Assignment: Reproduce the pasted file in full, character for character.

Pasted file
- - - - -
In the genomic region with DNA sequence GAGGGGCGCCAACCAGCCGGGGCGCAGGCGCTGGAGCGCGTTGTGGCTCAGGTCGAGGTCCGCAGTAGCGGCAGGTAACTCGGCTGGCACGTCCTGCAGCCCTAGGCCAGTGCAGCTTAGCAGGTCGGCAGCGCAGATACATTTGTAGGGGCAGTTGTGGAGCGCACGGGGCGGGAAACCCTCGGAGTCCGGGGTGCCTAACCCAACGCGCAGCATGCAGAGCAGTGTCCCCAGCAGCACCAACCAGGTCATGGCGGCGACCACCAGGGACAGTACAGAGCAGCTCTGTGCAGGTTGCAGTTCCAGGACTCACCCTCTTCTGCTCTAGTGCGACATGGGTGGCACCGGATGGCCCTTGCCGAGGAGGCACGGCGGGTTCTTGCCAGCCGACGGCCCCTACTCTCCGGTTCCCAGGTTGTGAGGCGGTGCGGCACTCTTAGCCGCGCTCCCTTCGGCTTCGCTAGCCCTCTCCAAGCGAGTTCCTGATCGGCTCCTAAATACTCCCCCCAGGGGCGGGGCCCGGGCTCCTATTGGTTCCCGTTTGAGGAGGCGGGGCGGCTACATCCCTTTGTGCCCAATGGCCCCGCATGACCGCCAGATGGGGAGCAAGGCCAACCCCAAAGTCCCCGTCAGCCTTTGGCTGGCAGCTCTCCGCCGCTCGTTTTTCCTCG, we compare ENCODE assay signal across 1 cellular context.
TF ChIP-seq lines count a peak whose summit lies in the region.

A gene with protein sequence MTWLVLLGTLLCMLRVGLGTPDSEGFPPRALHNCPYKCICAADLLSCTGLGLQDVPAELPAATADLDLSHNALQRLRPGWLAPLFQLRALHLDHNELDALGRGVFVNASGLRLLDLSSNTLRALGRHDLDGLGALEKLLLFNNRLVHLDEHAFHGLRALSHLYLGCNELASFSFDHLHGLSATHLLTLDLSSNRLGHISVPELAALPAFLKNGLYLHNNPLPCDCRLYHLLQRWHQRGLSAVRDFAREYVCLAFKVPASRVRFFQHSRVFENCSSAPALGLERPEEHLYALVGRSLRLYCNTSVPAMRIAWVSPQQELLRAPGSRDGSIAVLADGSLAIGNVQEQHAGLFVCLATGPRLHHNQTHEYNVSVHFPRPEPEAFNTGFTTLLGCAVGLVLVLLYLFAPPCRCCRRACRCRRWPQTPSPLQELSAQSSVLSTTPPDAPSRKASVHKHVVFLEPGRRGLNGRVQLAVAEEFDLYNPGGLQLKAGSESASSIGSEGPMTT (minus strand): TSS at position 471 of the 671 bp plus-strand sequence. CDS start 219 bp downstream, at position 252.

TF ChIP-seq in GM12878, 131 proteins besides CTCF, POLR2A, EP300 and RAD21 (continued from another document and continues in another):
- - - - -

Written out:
In the genomic region with DNA sequence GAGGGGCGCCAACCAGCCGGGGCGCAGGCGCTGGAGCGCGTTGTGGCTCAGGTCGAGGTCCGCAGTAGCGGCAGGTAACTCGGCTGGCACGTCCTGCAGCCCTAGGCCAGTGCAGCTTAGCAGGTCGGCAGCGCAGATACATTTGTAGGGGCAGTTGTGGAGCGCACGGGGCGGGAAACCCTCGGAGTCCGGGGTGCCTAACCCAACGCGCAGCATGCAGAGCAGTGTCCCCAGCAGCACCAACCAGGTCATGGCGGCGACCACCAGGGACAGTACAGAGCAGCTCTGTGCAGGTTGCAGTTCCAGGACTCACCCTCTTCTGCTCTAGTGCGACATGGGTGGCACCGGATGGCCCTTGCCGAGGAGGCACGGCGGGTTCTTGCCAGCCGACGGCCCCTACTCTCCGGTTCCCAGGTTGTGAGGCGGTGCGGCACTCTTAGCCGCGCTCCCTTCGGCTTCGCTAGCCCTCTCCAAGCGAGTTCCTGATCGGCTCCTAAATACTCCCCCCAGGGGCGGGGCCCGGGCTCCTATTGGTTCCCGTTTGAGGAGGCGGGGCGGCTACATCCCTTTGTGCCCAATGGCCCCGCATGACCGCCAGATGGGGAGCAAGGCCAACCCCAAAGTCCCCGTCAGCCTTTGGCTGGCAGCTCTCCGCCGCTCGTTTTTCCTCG, we compare ENCODE assay signal across 1 cellular context.
TF ChIP-seq lines count a peak whose summit lies in the region.

A gene with protein sequence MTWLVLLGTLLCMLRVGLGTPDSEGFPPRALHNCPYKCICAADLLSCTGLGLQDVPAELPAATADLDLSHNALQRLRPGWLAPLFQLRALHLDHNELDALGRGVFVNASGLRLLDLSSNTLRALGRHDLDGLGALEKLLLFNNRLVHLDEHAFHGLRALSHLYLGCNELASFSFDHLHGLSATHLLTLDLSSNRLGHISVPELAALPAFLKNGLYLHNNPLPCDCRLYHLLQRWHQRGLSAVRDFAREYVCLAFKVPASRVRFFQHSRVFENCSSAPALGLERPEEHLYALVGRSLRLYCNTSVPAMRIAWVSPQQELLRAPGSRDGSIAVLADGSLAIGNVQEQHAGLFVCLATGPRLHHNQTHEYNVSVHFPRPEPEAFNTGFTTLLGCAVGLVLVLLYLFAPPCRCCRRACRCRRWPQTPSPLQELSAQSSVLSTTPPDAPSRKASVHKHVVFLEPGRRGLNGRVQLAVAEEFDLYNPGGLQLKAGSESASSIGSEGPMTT (minus strand): TSS at position 471 of the 671 bp plus-strand sequence. CDS start 219 bp downstream, at position 252.

TF ChIP-seq in GM12878, 131 proteins besides CTCF, POLR2A, EP300 and RAD21 (continued from another document and continues in another):